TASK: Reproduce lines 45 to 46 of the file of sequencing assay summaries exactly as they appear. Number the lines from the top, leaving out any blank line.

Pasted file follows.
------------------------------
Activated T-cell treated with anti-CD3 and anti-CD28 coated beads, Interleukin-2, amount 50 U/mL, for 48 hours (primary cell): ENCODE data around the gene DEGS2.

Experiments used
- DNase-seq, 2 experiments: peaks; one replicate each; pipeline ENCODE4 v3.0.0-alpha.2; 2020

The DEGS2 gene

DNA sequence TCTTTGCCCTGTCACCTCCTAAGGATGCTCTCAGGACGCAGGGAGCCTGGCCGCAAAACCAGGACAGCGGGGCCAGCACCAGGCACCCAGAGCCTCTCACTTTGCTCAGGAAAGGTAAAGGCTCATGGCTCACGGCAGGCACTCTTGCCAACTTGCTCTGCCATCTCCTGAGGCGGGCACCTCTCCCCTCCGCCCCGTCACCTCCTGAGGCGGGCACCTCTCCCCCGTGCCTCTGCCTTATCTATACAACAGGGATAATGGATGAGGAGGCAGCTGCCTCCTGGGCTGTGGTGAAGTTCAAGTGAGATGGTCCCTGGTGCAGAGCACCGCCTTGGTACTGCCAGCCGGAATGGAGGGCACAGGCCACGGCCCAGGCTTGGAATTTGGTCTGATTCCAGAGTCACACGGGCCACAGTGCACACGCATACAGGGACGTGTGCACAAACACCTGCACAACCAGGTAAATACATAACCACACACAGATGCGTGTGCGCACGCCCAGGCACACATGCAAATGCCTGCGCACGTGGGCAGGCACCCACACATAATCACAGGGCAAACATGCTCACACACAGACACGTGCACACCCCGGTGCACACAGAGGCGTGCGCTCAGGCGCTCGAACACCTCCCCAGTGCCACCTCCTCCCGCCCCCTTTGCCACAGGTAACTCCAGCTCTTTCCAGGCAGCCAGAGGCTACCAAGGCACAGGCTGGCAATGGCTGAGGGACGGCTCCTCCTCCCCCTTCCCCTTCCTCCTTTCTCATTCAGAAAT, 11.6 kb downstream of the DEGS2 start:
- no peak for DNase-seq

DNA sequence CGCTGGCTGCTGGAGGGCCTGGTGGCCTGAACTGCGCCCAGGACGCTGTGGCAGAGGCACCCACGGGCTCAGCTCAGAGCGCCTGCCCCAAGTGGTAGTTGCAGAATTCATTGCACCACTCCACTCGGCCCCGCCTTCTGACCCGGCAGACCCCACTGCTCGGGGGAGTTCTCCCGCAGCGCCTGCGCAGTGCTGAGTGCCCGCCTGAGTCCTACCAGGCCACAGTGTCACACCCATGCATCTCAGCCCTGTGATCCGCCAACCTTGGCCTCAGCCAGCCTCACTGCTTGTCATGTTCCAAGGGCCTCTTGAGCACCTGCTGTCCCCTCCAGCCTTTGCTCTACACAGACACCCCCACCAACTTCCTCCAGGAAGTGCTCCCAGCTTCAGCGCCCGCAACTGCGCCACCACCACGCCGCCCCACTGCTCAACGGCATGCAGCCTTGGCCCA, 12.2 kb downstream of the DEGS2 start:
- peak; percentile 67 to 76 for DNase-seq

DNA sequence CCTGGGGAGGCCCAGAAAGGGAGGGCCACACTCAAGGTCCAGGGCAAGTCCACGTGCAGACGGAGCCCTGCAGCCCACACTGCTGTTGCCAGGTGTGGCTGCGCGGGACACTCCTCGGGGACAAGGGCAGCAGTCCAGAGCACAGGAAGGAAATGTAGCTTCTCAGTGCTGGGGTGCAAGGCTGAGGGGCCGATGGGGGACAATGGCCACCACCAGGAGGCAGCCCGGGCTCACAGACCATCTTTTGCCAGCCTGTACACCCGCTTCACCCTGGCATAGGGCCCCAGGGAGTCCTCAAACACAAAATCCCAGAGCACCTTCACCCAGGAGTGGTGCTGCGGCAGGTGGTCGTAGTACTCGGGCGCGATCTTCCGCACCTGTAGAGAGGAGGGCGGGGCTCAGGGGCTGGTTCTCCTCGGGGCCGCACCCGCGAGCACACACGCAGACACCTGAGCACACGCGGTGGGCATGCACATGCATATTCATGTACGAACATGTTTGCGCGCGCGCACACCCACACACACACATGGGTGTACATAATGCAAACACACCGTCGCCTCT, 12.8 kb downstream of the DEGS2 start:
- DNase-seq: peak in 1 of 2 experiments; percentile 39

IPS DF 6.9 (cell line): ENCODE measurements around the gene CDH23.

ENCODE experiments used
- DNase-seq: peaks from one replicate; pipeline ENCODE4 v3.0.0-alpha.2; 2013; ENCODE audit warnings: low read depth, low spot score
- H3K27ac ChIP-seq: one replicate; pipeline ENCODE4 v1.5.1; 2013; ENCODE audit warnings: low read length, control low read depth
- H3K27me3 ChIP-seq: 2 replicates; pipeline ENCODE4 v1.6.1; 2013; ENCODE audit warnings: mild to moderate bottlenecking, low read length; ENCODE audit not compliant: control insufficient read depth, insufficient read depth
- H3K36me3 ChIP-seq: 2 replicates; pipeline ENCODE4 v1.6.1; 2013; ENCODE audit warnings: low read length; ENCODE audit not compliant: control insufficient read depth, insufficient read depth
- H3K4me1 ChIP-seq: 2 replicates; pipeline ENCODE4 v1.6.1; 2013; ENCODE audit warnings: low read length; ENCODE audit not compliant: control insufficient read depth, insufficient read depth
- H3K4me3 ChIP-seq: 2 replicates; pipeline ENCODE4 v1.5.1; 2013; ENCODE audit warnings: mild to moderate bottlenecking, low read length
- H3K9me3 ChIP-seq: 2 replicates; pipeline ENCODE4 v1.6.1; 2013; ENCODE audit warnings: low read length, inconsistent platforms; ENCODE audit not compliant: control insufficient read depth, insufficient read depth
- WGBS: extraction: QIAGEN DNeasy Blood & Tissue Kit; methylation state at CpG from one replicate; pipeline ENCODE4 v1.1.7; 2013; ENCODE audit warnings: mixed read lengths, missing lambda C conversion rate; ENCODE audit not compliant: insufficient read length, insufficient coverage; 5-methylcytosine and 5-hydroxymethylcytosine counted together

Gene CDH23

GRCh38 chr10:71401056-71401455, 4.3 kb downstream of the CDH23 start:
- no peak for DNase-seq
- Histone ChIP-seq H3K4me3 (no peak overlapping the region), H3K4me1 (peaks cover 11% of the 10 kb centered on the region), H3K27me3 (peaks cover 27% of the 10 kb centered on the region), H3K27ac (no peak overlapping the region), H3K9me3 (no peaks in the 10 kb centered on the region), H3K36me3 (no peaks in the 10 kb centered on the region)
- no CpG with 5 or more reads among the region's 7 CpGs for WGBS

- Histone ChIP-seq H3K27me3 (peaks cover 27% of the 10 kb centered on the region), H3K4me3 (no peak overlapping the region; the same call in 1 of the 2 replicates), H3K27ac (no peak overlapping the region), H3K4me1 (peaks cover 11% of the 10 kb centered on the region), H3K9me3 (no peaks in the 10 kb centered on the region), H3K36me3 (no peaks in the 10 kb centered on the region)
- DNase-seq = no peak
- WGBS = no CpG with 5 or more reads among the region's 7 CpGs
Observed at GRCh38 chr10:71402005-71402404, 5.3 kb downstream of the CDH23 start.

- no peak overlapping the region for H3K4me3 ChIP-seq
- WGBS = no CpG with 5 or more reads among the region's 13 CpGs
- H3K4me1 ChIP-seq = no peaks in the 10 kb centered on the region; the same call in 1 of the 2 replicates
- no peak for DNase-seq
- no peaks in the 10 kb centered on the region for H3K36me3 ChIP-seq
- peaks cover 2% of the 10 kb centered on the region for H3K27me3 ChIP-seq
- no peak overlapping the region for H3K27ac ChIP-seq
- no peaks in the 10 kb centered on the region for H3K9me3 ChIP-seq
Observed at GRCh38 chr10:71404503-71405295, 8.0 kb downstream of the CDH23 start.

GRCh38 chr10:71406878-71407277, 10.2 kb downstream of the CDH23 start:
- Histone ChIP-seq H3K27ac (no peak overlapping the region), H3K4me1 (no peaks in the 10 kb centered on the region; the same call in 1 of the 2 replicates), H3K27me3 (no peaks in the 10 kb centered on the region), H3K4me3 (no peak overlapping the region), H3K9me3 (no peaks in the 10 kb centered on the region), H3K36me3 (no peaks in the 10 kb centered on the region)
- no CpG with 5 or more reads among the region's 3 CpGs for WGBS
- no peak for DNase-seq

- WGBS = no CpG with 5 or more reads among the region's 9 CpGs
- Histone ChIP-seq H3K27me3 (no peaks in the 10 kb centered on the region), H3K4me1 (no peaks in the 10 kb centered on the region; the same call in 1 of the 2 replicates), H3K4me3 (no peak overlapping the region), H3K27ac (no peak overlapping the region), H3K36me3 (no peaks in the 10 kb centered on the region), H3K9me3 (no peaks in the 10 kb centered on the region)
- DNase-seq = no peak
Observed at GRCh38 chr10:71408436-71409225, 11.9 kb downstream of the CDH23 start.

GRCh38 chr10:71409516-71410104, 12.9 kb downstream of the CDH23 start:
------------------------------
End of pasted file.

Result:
- DNase-seq = no peak
Observed at GRCh38 chr10:71408436-71409225, 11.9 kb downstream of the CDH23 start.